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Publication #HS539

Amaranth — Amaranthus spp.1

James M. Stephens2

There are several cultivated species of the genus Amaranthus collectively called amaranths. Some of the individual representatives of this group are tampala, hon-toi-moi, bush greens, pigweed, and Chinese spinach. These amaranths are used for food regularly in different parts of the tropics and, occasionally, in the United States. Leaf shape and color vary considerably. Some are red, others are green, while others may be variegated, usually with purplish patterns on a green background.

Figure 1. 

Amaranths.


[Click thumbnail to enlarge.]

Description

The green form of A. gangeticus L. is most commonly cultivated for use as boiled greens. Like most, it is an upright branched annual. While some are quite large and broad-leaved (5-6 inches wide), others are much smaller and narrow-leaved. The red-leaved variety probably is A. tricolor L.

Amaranthus edulis is a grain amaranth reported to be exceptionally high in lysine - a critical amino acid often deficient in plant protein.

Culture

Amaranth grows well and rapidly at all altitudes in the West Indies. It grows vigorously in Florida gardens. The green-leaved variety, tampala, which can be obtained from United States seedsmen, is satisfactory. Direct broadcast seeding is practiced and the seedlings are thinned to 3 inches apart when quite young. Young seedlings may be eaten. Amaranth is killed by cold, so plant for warm season growth. The major pest observed in Florida was caterpillars, which can chew leaves rapidly in autumn.

Use

The young leaves and shoot tips are eaten 3-6 weeks after sowing. Some produce an edible seed head that forms a fuzzy spikelet. When heated, seeds are said to burst like popcorn. The most common use for grain amaranth is to grind the grain into flour to make breads, noodles, pancakes, cereals, cookies, etc. Many amaranth products are currently on the U.S. market.

The wild types are weed pests in fields and gardens. Usually the garden species do not self-seed to become serious pests following cultivation. Wild amaranth is edible but not tasty.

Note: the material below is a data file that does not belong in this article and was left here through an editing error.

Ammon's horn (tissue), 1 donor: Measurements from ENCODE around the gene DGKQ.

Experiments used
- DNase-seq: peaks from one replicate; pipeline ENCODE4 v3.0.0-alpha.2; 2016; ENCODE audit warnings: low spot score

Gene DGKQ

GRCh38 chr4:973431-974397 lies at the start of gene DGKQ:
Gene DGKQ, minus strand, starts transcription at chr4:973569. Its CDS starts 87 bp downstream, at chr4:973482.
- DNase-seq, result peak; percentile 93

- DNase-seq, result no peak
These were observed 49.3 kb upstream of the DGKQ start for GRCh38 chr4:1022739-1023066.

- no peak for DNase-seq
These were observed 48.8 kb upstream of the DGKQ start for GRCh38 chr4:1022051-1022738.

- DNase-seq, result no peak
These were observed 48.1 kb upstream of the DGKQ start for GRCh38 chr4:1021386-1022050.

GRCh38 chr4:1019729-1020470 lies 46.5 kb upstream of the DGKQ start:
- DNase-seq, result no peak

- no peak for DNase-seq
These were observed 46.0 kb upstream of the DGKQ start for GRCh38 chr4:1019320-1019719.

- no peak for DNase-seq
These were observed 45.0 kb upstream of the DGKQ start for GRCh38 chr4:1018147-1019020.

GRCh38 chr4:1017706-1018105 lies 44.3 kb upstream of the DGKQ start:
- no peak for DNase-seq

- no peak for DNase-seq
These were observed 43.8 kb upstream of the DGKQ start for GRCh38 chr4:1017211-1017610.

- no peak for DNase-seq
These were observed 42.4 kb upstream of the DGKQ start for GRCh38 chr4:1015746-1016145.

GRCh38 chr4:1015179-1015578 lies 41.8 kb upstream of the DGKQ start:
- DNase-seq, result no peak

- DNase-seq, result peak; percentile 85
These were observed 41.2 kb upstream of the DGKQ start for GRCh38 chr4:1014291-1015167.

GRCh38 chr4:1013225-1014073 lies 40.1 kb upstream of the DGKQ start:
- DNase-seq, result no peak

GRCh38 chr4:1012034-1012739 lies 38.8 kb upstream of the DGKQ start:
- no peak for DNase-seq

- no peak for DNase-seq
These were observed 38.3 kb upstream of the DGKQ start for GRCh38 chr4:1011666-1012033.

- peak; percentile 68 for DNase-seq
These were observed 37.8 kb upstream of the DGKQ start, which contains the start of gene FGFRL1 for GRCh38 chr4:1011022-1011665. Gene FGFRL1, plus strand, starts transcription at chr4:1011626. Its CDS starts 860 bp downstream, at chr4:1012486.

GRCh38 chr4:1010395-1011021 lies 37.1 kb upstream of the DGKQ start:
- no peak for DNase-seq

Footnotes

1.

This document is HS539, one of a series of the Horticultural Sciences Department, Florida Cooperative Extension Service, Institute of Food and Agricultural Sciences, University of Florida. Original publication date April 1994. Revised March 2009. Reviewed January 2012. Visit the EDIS website at http://edis.ifas.ufl.edu.

2.

James M. Stephens, professor, Horticultural Sciences Department, Cooperative Extension Service, Institute of Food and Agricultural Sciences, University of Florida, Gainesville FL 32611.


The Institute of Food and Agricultural Sciences (IFAS) is an Equal Opportunity Institution authorized to provide research, educational information and other services only to individuals and institutions that function with non-discrimination with respect to race, creed, color, religion, age, disability, sex, sexual orientation, marital status, national origin, political opinions or affiliations. For more information on obtaining other UF/IFAS Extension publications, contact your county's UF/IFAS Extension office.

U.S. Department of Agriculture, UF/IFAS Extension Service, University of Florida, IFAS, Florida A & M University Cooperative Extension Program, and Boards of County Commissioners Cooperating. Nick T. Place, dean for UF/IFAS Extension.